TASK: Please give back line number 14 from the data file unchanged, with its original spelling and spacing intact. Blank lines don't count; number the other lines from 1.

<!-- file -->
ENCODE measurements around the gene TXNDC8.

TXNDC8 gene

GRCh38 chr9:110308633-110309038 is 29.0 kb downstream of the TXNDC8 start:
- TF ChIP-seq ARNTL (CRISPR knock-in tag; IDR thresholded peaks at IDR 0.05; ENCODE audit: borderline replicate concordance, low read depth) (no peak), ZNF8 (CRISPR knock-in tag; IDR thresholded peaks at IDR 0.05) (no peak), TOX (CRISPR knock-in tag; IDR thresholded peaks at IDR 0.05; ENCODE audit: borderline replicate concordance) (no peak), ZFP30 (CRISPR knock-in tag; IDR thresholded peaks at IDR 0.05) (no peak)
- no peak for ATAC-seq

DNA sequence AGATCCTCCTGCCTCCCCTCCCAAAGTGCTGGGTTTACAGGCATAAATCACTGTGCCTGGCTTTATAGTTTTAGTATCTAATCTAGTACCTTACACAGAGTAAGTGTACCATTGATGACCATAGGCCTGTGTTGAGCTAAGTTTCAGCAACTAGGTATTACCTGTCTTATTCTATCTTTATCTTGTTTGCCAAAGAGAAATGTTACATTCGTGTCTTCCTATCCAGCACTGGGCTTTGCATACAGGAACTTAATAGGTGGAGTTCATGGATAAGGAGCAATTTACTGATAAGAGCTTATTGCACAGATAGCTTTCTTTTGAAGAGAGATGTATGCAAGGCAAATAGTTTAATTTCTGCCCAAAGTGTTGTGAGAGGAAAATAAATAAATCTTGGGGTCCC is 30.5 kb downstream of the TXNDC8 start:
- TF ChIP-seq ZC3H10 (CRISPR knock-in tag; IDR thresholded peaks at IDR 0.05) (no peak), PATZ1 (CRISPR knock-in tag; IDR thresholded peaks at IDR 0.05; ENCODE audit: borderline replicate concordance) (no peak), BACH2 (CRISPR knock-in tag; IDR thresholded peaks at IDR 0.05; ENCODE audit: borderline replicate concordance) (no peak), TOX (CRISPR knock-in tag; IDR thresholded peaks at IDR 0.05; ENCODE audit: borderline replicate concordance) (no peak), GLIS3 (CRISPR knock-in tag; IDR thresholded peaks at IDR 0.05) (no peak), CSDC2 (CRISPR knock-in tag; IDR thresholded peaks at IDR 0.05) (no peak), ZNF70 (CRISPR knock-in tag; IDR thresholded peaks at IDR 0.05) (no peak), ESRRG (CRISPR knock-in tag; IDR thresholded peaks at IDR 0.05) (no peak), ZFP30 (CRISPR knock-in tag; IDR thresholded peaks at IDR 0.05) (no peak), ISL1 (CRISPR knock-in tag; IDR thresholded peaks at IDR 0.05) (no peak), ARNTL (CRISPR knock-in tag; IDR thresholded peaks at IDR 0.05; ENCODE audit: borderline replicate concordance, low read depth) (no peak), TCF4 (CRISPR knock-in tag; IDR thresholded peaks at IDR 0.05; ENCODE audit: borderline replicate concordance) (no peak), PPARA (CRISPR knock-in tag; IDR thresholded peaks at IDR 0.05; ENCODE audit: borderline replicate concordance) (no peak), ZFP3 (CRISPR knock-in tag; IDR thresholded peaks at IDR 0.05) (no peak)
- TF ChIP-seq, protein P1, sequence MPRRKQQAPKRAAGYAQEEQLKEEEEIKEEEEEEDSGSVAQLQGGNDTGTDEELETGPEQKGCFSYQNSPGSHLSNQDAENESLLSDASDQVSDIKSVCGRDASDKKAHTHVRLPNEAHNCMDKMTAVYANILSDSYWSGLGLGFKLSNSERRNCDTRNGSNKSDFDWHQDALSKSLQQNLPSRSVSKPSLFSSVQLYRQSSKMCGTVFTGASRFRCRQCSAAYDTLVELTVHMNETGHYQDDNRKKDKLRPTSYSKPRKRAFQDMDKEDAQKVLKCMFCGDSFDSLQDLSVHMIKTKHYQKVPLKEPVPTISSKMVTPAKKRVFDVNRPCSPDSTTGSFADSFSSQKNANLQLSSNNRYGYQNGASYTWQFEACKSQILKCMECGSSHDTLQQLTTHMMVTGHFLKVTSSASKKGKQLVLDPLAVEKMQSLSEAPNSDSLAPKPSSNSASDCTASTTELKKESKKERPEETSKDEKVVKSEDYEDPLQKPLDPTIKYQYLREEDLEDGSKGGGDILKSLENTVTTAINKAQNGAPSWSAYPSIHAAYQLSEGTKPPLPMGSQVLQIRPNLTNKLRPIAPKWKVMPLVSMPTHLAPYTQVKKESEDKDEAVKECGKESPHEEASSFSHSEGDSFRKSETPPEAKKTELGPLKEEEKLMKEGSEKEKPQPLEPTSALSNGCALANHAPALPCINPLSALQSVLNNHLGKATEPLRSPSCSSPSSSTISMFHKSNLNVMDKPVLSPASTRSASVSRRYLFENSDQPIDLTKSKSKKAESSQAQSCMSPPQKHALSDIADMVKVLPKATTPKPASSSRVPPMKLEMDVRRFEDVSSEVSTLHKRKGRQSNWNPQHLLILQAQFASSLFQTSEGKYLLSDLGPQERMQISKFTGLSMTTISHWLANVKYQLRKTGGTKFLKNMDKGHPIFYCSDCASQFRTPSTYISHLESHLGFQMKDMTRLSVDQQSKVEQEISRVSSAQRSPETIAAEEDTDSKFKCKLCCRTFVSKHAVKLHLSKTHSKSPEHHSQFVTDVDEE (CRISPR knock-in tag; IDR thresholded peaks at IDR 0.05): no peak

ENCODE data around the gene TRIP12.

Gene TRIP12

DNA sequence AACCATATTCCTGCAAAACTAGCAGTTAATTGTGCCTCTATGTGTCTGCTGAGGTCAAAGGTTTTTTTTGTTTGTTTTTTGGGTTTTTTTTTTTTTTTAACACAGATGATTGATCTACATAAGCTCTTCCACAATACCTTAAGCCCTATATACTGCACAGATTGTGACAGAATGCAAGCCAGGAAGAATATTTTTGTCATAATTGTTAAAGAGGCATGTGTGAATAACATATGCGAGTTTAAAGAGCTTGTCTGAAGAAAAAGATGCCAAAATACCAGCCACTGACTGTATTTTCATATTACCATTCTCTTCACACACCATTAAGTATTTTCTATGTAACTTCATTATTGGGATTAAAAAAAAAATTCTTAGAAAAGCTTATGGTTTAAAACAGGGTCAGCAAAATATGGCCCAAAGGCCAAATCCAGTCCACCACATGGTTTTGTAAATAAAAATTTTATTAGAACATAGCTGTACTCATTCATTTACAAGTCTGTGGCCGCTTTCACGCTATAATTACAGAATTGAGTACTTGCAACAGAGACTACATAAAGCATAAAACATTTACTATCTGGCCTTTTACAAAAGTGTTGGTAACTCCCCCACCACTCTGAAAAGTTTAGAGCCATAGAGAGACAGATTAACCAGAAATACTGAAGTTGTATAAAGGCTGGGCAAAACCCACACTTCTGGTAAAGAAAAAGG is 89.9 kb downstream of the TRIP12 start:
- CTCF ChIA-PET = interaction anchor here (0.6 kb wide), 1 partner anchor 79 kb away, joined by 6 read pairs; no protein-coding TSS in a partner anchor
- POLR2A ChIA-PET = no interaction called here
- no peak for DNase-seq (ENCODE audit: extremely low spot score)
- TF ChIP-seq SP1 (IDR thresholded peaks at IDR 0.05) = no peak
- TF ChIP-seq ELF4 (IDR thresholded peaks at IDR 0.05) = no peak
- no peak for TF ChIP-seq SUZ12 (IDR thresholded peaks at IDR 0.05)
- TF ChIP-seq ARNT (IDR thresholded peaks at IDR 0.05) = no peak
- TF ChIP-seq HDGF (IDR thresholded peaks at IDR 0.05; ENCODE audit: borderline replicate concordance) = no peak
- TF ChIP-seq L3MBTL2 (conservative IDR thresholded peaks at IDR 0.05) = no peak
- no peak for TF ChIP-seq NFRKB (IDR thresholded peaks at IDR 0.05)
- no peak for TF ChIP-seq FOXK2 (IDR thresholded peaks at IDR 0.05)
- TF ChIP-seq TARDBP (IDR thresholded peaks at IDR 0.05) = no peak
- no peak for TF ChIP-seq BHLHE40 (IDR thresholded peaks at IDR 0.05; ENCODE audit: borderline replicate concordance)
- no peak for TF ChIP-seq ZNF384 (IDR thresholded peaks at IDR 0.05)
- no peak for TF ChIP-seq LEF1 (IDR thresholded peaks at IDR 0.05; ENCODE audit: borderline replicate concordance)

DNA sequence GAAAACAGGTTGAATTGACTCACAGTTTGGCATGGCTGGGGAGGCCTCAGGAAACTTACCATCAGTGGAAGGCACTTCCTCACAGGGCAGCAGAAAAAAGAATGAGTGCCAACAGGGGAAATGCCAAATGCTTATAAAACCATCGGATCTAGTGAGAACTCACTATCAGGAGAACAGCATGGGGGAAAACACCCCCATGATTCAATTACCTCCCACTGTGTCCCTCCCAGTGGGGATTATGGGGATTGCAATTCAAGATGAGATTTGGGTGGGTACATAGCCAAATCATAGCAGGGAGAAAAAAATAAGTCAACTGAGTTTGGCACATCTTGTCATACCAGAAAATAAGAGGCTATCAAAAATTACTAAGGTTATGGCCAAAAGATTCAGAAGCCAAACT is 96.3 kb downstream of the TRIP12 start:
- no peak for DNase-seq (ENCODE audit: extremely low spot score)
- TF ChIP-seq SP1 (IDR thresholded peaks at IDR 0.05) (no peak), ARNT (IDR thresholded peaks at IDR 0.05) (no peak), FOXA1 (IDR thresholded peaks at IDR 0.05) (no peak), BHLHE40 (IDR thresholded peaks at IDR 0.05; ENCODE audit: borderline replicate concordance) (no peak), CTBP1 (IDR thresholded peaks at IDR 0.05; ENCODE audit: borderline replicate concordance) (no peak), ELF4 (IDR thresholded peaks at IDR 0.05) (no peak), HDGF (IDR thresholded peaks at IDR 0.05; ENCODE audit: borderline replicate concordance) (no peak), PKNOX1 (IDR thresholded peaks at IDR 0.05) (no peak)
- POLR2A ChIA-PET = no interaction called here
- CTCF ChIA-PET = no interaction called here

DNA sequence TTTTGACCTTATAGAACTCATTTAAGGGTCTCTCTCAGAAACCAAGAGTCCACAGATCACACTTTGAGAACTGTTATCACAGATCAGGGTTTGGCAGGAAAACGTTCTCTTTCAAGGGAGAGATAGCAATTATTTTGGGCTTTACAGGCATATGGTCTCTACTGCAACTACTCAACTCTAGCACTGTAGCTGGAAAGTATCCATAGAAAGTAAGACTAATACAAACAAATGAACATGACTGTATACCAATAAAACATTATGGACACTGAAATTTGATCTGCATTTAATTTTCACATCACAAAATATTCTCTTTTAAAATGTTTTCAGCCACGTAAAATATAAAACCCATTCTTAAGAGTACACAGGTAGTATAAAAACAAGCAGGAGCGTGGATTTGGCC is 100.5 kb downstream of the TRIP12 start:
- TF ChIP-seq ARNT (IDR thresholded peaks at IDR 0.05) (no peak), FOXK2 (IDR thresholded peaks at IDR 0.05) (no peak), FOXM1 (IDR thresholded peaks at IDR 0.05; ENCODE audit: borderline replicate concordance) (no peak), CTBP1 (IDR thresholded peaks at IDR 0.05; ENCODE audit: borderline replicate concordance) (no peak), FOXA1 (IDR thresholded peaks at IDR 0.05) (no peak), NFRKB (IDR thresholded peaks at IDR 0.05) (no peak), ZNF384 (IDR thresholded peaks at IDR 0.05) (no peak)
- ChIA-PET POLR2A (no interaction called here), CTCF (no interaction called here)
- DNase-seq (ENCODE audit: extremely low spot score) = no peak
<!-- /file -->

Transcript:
- no peak for DNase-seq (ENCODE audit: extremely low spot score)